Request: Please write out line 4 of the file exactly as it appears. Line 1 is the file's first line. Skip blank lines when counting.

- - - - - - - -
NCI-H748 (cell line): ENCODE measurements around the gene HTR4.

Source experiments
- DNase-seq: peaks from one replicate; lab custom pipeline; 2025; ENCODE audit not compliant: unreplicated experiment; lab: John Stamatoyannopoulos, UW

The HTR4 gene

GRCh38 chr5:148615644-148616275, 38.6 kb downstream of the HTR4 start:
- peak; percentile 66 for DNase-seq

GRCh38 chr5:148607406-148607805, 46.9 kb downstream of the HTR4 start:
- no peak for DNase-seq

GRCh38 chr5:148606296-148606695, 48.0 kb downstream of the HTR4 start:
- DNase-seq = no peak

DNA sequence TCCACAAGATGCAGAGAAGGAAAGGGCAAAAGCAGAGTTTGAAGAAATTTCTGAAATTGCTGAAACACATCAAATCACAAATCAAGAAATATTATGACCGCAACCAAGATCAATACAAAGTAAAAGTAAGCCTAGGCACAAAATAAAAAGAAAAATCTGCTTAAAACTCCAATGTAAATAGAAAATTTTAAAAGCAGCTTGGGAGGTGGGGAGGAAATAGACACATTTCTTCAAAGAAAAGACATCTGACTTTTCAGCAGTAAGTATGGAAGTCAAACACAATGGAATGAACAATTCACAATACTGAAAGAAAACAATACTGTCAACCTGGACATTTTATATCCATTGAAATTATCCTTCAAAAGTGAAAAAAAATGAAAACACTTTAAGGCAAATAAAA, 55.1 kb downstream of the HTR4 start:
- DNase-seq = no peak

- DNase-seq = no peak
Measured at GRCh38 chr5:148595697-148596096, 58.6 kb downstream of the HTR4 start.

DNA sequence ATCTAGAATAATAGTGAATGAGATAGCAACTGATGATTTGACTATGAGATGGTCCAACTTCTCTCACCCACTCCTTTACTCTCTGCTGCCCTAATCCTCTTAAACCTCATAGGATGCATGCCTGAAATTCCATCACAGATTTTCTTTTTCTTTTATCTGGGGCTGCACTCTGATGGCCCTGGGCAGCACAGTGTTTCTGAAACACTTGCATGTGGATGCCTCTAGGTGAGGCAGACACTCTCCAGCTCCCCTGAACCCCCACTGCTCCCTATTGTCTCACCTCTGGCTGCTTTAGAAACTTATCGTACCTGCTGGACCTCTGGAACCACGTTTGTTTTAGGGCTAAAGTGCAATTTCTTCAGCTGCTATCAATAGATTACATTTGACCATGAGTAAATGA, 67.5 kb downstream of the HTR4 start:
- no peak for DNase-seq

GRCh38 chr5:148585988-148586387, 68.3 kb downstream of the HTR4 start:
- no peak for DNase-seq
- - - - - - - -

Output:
The HTR4 gene